Giles v. Clark et al
MEMORANDUM ORDER: The Motion to Appoint Counsel (D.I. 37 ) is DENIED without prejudice. Signed by Judge Richard G. Andrews on 4/11/2018. (nms)
IN THE UNITED STATES DISTRICT COURT
FOR THE DISTRICT OF DELAWARE
WARDELL LEROY GILES,
: Civ. No. 16-1038-RGA
CORPORAL CLARK, et al.,
At Wilmington, this
day of April 2018, having considered Plaintiff's
request for counsel (D.I. 37);
IT IS ORDERED that Plaintiff's request for counsel is denied without prejudice to
renew (D.I. 37), for the following reasons:
Plaintiff Wardell Leroy Giles, an inmate at the James T. Vaughn Correctional
Center in Smyrna, Delaware, filed this lawsuit pursuant to 42 U.S.C.§ 1983. (D.I. 1).
He appears pro se and was granted permission to proceed in forma pauperis pursuant
to 28 U.S.C. § 1915. (D.I. 10).
Plaintiff seeks counsel to assist him in obtaining discovery and with depositions
that are audio recorded.
(D.I. 37). A prose litigant proceeding in forma pauperis has
no constitutional or statutory right to representation by counsel. 1 See Brightwell v.
See Mallard v. United States Dist. Court for the S. Dist. of Iowa, 490 U.S. 296 (1989)
(§ 1915(d) (now§ 1915(e)(1)) does not authorize a federal court to require an unwilling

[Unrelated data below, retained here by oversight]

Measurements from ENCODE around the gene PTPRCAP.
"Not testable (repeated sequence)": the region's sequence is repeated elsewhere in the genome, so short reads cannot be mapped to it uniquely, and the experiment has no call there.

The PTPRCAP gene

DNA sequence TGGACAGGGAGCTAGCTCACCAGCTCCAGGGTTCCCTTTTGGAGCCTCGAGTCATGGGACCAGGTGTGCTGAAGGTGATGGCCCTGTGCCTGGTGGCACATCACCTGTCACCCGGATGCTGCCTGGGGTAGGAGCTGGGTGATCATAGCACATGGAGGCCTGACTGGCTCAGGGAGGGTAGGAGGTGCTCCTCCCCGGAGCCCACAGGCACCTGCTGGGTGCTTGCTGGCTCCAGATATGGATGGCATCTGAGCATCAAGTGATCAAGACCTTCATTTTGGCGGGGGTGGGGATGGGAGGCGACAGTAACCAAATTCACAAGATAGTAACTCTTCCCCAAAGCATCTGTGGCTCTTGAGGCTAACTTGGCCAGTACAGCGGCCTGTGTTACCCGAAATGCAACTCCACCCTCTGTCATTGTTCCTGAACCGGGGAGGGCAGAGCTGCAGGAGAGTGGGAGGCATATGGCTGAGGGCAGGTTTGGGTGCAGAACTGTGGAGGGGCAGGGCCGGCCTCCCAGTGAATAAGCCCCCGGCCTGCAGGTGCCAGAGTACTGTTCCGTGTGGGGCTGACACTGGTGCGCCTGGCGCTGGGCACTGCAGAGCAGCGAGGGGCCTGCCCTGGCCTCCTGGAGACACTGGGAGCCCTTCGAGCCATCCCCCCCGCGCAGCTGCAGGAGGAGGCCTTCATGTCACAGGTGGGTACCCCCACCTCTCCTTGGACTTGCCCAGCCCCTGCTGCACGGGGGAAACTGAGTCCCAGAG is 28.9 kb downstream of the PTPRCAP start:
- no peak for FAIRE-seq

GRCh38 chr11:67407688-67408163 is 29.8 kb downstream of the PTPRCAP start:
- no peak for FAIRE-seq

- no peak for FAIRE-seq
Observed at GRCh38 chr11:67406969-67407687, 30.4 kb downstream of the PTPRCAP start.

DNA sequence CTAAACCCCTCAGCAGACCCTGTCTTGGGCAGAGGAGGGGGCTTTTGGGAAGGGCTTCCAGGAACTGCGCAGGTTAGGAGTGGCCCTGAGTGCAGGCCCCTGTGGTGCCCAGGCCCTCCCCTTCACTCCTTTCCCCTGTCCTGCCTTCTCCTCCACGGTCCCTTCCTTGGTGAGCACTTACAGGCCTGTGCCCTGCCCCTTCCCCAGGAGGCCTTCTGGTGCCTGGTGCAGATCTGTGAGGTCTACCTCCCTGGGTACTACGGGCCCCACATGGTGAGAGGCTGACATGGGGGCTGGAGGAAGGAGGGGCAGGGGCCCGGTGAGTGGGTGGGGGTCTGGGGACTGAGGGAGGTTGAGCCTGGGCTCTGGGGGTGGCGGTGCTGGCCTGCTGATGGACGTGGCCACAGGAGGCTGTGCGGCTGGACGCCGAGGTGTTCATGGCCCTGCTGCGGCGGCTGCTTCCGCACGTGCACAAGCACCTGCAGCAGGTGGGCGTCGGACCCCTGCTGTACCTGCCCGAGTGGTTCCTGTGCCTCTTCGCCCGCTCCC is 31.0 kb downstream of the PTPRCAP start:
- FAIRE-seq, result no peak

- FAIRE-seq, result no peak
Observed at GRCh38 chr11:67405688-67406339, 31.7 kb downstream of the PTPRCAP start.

attorney to represent an indigent civil litigant, the operative word in the statute being
Lehman, 637 F.3d 187, 192 (3d Cir. 2011); Tabron v. Grace, 6 F.3d 147, 153 (3d Cir.
1993). However, representation by counsel may be appropriate under certain
circumstances, after a finding that a plaintiff's claim has arguable merit in fact and law.
Tabron, 6 F.3d at 155.
After passing this threshold inquiry, the Court should consider a number of
factors when assessing a request for counsel.
Factors to be considered by a court in
deciding whether to request a lawyer to represent an indigent plaintiff include: (1) the
merits of the plaintiff's claim; (2) the plaintiff's ability to present his or her case
considering his or her education, literacy, experience, and the restraints placed upon
him or her by incarceration; (3) the complexity of the legal issues; (4) the degree to
which factual investigation is required and the plaintiff's ability to pursue such
investigation; (5) the plaintiff's capacity to retain counsel on his or her own behalf; and
(6) the degree to which the case turns on credibility determinations or expert testimony.
See Montgomery v. Pinchak, 294 F.3d 492, 498-99 (3d Cir. 2002); Tabron, 6 F.3d at
155-56. The list is not exhaustive, nor is any one factor determinative.
Tabron, 6 F.3d
Assuming, solely for the purpose of deciding this motion, that Plaintiff's claims
have merit in fact and law, several of the Tabron factors militate against granting his
request for counsel. After reviewing Plaintiff's complaint, the Court concludes that the
case is not so factually or legally complex that requesting an attorney is warranted.
addition, Plaintiff has ably represented himself to date. Therefore, the Court will deny
Plaintiff's request for counsel without prejudice to renew.
arise later, one can be sought at that time.
Should the need for counsel
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